LONDON: As lawmakers huddled inside the House of Commons on Saturday to debate Prime Minister Boris Johnson’s Brexit deal, hundreds of thousands of protesters gathered outside the Palace of Westminster to demand that voters be given the final say on Brexit.
Organisers said the protests drew about one million people, which would make it one of the largest demonstrations in British history.
The stated desire of the marchers was to call for a second referendum on any Brexit deal that lawmakers approve, but most had a more basic goal.
“No Brexit” was the chant that echoed through the stately streets and grand avenues of the city on a crisp and sunny autumn afternoon.
“This is a last-ditch attempt to get them to hear our voices,” said Ollie Lloyd, 42, who was among those protesting. The debate taking place in Parliament, he said, was about more than trade deals and plain economics.
“This is about what kind of country we want to be,” he said: “Do we want to be an open and tolerant country,” or one that is closed off and inward looking?
His father, Gil Lloyd, 68, was handing out anti-Brexit stickers at the march.
Wearing a European Union sweatshirt and wristbands, and a button depicting a man meant to represent Britain shooting himself in the foot, he said it was important to participate in the demonstration even if he was not hopeful that a second referendum would take place.
“I am just horrified at the whole thing,” he said.
Those mixed emotions seemed to capture the spirit of the day — a combination of defiance, determination, exhaustion and resignation.
Yet the mood was largely festive as the march made its way from the triumphal Marble Arch near Hyde Park, through Trafalgar Square, past the many monuments to past days of imperial power, and on to Parliament.
While protesters cheered and jeered outside the building, inside Johnson was making the case to Parliament that it was time for lawmakers to pass “a deal that can heal the rift in British politics” and “unite the warring instincts in our soul.”
He called the deal “the greatest single restoration of national sovereignty in parliamentary history.”
It was the first time the House of Commons had been called into session on a Saturday in nearly four decades, when lawmakers gathered to discuss the war in the Falkland Islands.
In a referendum three years ago, British voters narrowly supported leaving the European Union, which it had joined in 1973.
Since then, the divisions in the country have grown along with feelings of frustration, confusion, sadness and despair.
And public anger.
“The whole thing was sold on a lot of lies,” said Dorothy Milosevic, 63. “Since that morning when we woke up to find that the leavers had won, it is has been gloom and despondency.”
“It is important that our voice is heard,” she added. She had traveled from Oxford with her daughter, Angahard Holloway, 34, and her granddaughter, Eleanor, 12.
Those who would be most affected by Brexit, she said, were the young people. “They simply won’t have the same opportunities I was afforded,” she said.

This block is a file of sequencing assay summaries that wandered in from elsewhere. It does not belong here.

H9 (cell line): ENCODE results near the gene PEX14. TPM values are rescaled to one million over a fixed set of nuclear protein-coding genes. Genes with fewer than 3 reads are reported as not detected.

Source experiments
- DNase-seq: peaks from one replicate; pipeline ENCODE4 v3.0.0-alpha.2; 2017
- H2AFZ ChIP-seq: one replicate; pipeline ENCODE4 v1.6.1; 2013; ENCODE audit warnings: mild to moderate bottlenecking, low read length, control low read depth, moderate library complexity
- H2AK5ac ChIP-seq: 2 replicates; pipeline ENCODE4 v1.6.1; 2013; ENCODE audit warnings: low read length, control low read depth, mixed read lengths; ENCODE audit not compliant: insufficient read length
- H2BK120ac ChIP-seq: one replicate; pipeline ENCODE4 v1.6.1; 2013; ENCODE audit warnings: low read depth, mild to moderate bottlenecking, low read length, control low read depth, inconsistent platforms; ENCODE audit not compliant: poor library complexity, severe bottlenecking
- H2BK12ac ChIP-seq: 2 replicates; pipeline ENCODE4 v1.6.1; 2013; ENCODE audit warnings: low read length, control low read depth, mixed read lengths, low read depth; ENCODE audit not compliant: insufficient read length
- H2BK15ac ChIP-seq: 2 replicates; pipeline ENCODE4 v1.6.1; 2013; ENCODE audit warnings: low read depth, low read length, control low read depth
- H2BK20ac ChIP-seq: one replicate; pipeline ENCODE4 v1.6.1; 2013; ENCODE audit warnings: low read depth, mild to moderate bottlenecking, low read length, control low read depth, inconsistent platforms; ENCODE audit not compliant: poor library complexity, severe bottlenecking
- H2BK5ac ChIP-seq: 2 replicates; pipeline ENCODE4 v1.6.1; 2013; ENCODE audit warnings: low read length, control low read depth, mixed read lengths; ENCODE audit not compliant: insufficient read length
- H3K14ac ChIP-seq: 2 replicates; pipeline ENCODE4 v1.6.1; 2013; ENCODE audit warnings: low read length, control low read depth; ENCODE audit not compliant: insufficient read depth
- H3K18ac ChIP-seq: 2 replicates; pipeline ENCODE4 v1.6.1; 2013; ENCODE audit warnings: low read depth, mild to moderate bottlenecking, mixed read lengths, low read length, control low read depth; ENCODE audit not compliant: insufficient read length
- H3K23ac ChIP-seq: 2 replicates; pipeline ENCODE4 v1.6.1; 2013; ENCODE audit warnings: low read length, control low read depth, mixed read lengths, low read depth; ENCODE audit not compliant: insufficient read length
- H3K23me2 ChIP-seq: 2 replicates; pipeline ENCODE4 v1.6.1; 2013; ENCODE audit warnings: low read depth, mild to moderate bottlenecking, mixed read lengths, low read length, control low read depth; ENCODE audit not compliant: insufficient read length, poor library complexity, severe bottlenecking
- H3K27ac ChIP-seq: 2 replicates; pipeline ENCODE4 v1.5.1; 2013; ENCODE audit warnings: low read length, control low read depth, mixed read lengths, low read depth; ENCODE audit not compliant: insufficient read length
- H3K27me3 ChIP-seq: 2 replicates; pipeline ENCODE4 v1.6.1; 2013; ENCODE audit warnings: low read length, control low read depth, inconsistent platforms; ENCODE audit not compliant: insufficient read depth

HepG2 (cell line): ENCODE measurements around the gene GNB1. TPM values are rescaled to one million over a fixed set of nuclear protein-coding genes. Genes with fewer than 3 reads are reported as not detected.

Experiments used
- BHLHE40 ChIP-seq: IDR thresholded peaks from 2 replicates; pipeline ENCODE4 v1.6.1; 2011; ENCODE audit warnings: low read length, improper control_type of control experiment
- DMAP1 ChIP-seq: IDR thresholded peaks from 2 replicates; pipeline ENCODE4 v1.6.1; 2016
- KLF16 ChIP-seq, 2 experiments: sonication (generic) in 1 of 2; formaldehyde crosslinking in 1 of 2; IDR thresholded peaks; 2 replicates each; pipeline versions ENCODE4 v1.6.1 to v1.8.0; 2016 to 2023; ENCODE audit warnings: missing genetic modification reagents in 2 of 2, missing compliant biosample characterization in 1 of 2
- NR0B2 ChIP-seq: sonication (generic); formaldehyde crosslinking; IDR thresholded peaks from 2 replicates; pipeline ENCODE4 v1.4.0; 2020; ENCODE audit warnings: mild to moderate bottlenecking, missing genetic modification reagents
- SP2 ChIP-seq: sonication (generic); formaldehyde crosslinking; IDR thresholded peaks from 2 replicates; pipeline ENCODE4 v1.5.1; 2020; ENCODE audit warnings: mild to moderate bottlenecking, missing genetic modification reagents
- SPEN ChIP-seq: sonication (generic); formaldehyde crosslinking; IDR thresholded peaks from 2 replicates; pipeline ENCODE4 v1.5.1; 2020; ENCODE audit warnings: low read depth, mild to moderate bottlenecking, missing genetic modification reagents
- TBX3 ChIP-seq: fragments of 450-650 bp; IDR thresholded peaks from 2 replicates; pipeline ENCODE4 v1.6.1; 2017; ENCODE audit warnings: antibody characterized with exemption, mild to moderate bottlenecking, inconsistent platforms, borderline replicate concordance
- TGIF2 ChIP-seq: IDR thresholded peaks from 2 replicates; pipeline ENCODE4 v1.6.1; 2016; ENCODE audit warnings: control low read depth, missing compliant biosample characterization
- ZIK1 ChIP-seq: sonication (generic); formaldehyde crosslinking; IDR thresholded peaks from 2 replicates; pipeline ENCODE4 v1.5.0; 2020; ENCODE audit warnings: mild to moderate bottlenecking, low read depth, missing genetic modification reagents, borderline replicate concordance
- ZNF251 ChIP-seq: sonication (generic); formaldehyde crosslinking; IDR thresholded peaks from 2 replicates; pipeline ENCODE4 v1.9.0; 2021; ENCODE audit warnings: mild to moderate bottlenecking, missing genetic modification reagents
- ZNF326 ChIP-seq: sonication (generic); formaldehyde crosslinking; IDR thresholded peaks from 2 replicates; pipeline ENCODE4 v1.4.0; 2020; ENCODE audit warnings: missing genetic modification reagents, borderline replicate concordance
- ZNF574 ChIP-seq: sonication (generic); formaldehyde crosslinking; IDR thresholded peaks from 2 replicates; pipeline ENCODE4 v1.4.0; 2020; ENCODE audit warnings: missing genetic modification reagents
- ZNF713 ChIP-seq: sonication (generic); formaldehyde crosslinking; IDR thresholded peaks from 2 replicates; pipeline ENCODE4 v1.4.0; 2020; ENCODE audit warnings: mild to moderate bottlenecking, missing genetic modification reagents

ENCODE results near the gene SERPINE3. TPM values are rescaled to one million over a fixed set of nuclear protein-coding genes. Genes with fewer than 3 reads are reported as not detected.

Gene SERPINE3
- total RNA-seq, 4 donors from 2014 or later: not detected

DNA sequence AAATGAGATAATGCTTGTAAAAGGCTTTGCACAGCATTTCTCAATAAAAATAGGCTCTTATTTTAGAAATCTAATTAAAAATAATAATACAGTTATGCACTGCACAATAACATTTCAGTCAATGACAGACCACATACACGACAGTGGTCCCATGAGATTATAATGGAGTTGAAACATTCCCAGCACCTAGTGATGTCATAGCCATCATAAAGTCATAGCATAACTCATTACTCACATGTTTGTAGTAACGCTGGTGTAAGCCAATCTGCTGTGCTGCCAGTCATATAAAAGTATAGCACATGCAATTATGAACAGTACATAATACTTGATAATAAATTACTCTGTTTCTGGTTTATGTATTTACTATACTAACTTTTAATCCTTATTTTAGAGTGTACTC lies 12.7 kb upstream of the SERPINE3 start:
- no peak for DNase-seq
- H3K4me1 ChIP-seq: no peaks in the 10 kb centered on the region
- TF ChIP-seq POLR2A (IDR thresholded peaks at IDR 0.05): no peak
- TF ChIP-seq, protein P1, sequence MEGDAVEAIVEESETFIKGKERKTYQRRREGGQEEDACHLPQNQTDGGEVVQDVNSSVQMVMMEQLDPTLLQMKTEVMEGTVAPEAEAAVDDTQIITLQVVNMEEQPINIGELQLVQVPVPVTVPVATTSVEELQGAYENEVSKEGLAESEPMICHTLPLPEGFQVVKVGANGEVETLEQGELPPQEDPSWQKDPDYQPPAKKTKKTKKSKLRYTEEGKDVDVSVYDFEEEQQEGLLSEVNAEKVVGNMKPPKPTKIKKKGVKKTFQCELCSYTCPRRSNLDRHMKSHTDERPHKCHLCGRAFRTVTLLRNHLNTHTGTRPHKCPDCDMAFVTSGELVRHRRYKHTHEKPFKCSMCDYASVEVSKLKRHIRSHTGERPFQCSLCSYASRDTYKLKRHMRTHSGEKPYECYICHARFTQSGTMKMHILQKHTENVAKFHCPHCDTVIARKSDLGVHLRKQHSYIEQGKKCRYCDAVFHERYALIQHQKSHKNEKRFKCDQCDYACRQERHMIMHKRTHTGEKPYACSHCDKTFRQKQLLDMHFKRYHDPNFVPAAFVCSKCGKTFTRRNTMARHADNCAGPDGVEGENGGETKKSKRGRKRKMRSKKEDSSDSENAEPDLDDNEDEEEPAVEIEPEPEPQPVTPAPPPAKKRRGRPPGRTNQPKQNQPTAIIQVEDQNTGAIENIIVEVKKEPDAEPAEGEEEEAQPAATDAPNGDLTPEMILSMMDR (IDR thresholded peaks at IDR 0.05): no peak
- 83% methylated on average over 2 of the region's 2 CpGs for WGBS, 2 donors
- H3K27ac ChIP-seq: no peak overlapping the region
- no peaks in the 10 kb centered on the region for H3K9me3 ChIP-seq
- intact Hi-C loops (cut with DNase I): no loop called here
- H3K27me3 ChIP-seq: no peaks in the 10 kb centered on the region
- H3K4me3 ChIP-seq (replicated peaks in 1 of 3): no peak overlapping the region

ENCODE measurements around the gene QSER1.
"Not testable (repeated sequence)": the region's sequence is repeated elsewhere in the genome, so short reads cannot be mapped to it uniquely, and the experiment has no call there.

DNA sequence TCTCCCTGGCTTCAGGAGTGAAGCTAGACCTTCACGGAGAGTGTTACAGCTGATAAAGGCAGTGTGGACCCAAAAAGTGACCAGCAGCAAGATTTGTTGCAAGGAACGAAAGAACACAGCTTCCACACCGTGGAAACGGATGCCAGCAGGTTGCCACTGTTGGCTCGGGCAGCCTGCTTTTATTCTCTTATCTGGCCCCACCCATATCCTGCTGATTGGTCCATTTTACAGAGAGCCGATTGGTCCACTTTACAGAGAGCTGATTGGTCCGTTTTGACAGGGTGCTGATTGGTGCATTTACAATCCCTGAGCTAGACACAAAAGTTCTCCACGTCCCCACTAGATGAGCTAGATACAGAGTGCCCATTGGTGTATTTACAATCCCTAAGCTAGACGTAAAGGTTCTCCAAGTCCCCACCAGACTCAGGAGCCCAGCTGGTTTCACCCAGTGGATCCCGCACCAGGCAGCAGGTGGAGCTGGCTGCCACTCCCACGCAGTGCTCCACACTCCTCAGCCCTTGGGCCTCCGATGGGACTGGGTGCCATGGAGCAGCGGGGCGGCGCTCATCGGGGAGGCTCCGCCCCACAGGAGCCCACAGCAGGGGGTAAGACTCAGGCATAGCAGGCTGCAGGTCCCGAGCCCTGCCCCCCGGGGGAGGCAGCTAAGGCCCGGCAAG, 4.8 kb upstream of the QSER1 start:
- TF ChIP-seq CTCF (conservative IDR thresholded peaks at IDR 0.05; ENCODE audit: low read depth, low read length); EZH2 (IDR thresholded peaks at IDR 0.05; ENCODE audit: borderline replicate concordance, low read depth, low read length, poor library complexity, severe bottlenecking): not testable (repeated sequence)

Even before Saturday, the anger over Brexit had led to some of the largest protests in British history.
The first People’s Vote March, which drew hundreds of thousands people, was held a year ago on the eve of a vote on an agreement put forth by Theresa May, who was then prime minister.
May tried to persuade Parliament to pass her deal three times, and three times failed. Supporters of a people’s vote had hoped that the chaos would help build support for their cause.
But after her resignation, Johnson, a champion of Brexit, won the Conservative Party’s backing to take up residence at No. 10 Downing St. and set about pushing for a swift exit, deal or no deal.
He has steadfastly opposed the idea of another vote, saying that the people have already had their say.
Those who took to the streets on Saturday called that argument flawed.
They say that voters were misled before the referendum and that they should be given a chance to vote on a specific Brexit deal — with the benefit of being informed by years of debate and discussion — rather than the abstract notion of a withdrawal.
The protesters were joined by celebrities, opposition politicians and the former prime ministers Tony Blair, of the Labour Party, and John Major, a Conservative, who united to make a short film that was to be screened at the rally warning about the dangers Brexit posed to Northern Ireland, which is part of the United Kingdom.
The organisers of the march, reacting to criticism that their movement was mainly backed by people in wealthy areas, sought to build support outside London and have staged rallies around Britain, including in Glasgow and Edinburgh in Scotland; in Belfast, Northern Ireland; and in Cheltenham, in southern England
Greg Brown, 41, an engineer from Middlesbrough, said he had made the trek from the northeast of England to show that even in Brexit strongholds like where he lives, opinion is divided.
“I am embarrassed to say that there was a big Leave vote in the north east,” he said. “Europe stands for peace, for multilateral negotiations, workers rights, paternity rights, jobs and free trade.”
“In the three years since the vote,” he said, “I have not yet heard a decent reason for voting Leave, and here we are standing on a cliff edge.”
Since lawmakers decided to delay the vote, it seems Brown, along with millions of others, will have to remain on the cliff’s edge a while longer. - New York Times